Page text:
However, you can always take guidance from your geriatrician to your family doctor.

An online search is a good place to start. Visit the American Geriatrics Society or Health In Aging website for doctor directories and information. You can also search for "geriatricians near me" to explore local choices.

Outside of online research, you can check with the nearest hospital or university medical center, which may have geriatricians who are available to see new patients.

To find the geriatrician that best meets your needs, consider:


Check to see if the specialist takes your insurance and has an office close to your home. Then you may want to ask about office hours and how their office answers patient issues after hours. See if they also offer any at-home care services.

Education and training

You can ask a geriatrician or their office about any special certifications or training they have. You can also ask if they're connected to an academic medical center, which usually offers the most recent advances in care.

Communication and collaboration

Ask the geriatric doctor how they work with other specialists like cardiologists or pulmonologists, which is important to address conditions that may overlap or require different medications.

Goal alignment

It's also important to be sure your geriatrician cares about your goals and offers the programs or services you need. Some may offer courses for exercise and avoiding falls, for example.


You'll want to feel comfortable expressing your concerns and questions about your care, so it's important to have a doctor with the right personality for you. Consider writing a list of questions that are important to you and setting up a quick conversation with the geriatrician before you commit.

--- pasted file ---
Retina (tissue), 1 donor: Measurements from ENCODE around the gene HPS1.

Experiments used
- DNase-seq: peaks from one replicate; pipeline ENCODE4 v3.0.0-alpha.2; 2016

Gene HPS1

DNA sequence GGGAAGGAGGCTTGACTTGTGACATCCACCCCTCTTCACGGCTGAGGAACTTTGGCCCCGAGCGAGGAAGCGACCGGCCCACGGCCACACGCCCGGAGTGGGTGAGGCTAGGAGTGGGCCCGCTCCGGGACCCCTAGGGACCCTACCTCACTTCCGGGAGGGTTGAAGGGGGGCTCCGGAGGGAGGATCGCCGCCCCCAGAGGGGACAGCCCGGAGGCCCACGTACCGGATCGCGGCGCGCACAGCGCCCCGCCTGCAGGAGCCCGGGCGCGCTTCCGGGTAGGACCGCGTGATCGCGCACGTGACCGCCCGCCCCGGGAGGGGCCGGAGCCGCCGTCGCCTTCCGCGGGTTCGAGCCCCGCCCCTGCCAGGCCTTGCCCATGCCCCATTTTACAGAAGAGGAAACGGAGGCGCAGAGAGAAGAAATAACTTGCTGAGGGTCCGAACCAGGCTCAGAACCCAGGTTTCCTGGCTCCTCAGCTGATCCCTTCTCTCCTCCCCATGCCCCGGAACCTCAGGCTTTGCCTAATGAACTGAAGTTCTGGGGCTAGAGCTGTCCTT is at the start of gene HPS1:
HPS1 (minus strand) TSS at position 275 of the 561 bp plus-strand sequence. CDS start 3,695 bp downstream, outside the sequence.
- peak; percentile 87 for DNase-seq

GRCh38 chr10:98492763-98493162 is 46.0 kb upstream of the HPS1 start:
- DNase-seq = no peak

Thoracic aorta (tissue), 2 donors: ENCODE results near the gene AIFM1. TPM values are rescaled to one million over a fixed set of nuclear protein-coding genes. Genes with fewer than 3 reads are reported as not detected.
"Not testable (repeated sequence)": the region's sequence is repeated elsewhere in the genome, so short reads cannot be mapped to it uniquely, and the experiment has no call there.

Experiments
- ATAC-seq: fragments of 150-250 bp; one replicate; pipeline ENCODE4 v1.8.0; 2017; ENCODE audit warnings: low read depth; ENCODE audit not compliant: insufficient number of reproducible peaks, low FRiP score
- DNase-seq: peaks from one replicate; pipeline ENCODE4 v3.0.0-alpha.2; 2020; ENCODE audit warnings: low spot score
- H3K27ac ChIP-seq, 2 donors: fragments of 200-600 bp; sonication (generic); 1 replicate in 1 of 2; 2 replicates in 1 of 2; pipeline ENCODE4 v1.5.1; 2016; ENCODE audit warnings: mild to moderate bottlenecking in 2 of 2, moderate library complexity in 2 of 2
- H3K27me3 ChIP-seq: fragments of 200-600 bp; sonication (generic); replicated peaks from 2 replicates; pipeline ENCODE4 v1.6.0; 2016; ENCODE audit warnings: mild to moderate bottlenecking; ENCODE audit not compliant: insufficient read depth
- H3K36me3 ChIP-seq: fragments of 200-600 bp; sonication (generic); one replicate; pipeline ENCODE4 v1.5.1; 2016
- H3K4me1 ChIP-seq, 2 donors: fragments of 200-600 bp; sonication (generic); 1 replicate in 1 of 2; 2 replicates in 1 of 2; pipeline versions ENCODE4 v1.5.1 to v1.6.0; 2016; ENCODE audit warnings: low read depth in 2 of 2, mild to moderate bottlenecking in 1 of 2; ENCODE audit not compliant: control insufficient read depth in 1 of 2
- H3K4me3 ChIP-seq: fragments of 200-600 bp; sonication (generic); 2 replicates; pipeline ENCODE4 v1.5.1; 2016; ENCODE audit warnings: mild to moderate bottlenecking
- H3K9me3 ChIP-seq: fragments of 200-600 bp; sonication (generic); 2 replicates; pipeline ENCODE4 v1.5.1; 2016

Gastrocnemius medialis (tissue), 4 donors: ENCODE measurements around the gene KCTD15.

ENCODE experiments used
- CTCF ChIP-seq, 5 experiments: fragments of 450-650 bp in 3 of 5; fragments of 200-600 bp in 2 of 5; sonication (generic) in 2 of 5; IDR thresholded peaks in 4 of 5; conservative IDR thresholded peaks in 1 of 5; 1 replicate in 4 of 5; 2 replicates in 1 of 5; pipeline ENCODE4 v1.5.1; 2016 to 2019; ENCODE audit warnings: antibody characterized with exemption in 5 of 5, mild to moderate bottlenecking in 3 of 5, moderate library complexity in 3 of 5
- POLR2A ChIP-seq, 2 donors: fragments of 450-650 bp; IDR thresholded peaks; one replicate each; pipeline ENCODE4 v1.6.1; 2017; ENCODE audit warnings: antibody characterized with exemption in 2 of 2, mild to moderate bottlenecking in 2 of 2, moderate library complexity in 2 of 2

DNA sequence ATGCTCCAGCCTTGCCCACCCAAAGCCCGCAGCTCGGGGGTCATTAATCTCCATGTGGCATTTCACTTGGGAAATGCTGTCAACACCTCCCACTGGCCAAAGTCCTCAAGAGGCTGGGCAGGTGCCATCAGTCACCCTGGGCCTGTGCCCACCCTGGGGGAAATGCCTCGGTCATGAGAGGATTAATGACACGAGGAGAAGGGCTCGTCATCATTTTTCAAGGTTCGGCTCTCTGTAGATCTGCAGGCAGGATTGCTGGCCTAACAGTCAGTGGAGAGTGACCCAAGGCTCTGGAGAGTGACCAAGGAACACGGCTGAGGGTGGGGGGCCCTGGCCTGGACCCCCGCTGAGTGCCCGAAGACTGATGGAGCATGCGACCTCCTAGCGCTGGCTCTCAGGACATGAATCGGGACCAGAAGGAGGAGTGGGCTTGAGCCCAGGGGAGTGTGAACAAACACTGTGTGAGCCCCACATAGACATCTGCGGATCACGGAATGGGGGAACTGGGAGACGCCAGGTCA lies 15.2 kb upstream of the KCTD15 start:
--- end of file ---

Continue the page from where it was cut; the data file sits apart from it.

As you get older, it's important to find a doctor who specializes in conditions that may affect you. Geriatricians can be a great resource for preventing and treating conditions that can come with age, and they can work with you and those who are already helping with your health care needs.

  • At what age should you see a geriatrician?

If you're 65 years old or older with concerns about changes you're seeing in your health, you should see a geriatric doctor, especially if getting through the day becomes tough to manage.

  • What is the term geriatric doctor?

This is the name for a doctor who specializes in caring for older adults, usually ages 65 years and up. It's the same as a geriatrician.

  • What should you expect from a geriatric doctor?

Geriatric doctors are big-picture thinkers, so you can expect them to look at different things that affect your physical abilities and overall well-being the most. They'll focus on wellness and preventive treatment, your mental health, managing long-term medical conditions, and helping you with any issues specific to older adults, such as memory concerns and falls.

  • What is the difference between geriatrician and geriatrics?

Geriatrics is the medical specialty of caring for older adults. A geriatrician is a doctor who specializes in managing the unique health issues of older adults.